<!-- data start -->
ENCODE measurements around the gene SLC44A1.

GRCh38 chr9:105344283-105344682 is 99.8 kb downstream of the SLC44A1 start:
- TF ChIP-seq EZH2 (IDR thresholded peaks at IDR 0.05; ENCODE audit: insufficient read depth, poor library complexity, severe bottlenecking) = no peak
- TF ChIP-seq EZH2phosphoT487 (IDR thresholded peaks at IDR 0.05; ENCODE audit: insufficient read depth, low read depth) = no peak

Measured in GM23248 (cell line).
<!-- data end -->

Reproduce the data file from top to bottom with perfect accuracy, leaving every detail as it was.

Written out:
ENCODE measurements around the gene SLC44A1.

GRCh38 chr9:105344283-105344682 is 99.8 kb downstream of the SLC44A1 start:
- TF ChIP-seq EZH2 (IDR thresholded peaks at IDR 0.05; ENCODE audit: insufficient read depth, poor library complexity, severe bottlenecking) = no peak
- TF ChIP-seq EZH2phosphoT487 (IDR thresholded peaks at IDR 0.05; ENCODE audit: insufficient read depth, low read depth) = no peak

Measured in GM23248 (cell line).